TROUBLED YOUTH: Number of Problem Kids on the Rise
A study in the June issue of Pediatrics finds that the number of youths with behavioral and emotional problems is on the rise, the AP/Reuters/Washington Post reports. Researchers compared data from a 1979 survey of 30 Rochester, N.Y., pediatricians with a 1996 government study of 395 pediatricians across the country. Doctors reported the largest increase in the number of children with attention deficit and hyperactivity disorder, which rose from 1.4% to 9.2%. The number of kids with emotional problems, such as depression and anxiety, also increased from almost zero to 3.6% (6/6). Overall, children are being diagnosed with psychosocial problems at more than twice the rate they were in 1979 (Simpson, Norfolk Virginian-Pilot, 6/6). According to lead author Kelly Kelleher of the University of Pittsburgh and Children's Hospital of Pittsburgh, differences in doctor training in detecting such problems did not affect the study's findings. In fact, the highest identification rates occurred in providers who were trained 20 or more years ago. Researchers attributed the changes to a rise in poor and single parent families. In 1979, 15% of child participants lived with one parent; that number rose to 22% in 1996 (AP/Reuters/Washington Post, 6/6). Dr. Stephen Restaino, a Norfolk, Va., pediatrician, said the rise of single-parent families has added stress to young people, including custody battles and changing living arrangements. "Children who are 4 to 12 do not tolerate stress in their lives very well," he explained (Norfolk Virginian-Pilot, 6/6).
All in the Brain?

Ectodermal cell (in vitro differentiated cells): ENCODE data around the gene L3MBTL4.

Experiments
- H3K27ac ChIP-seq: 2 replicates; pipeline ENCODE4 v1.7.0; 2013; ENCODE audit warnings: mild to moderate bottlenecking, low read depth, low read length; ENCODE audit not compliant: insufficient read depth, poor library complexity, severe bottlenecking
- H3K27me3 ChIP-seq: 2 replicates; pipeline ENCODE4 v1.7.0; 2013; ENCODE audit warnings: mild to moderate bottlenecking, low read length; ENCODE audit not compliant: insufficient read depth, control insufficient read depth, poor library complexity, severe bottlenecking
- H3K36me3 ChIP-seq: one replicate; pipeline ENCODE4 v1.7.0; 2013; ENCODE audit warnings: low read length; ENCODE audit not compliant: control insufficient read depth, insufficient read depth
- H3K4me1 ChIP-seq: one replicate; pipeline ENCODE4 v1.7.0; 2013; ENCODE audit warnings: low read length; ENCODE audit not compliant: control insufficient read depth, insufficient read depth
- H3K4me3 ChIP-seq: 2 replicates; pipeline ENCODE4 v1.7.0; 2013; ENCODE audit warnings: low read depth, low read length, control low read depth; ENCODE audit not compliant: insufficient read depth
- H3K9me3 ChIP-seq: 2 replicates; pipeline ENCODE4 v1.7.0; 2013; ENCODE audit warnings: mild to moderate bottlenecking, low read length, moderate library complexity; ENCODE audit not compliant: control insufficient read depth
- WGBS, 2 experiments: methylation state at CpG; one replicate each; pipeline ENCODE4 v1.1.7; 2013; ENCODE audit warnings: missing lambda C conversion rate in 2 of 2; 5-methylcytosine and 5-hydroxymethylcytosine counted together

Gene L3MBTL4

In other research news, scientists claim that criminals' violent behavior can be directly linked to brain abnormalities, USA Today reports. A study published in the Archives of General Psychiatry found that 21 men suffering from antisocial personality disorder -- characterized by a lack of remorse, impulsive actions and violent behavior -- had prefrontal cortexes of the brain, the region associated with judgment, that were 11% smaller than normal. The study also compared 26 killers from "good" homes and 12 killers from "bad" homes, where poverty, abuse and criminal parents were common. When compared to nonviolent people, criminals from bad homes had normal brain function. Those from good homes, however, had a 14.2% reduced function in the region of the brain associated with reasoning and conscience. Robert Bilder of the Nathan Kline Institute for Psychiatric Research said that the study "points out the limitations of only looking at one set of factors, psychological or biological, and ignoring the others." Critics warn, however, that brain imaging opens a complex issue for clinical debate. Antonio Damasio of Iowa College of Medicine said, "All this doesn't mean everyone with brain abnormalities will be violent. People can behave abominably because they want to, but people with abnormalities are more vulnerable" (Vergano, 6/6).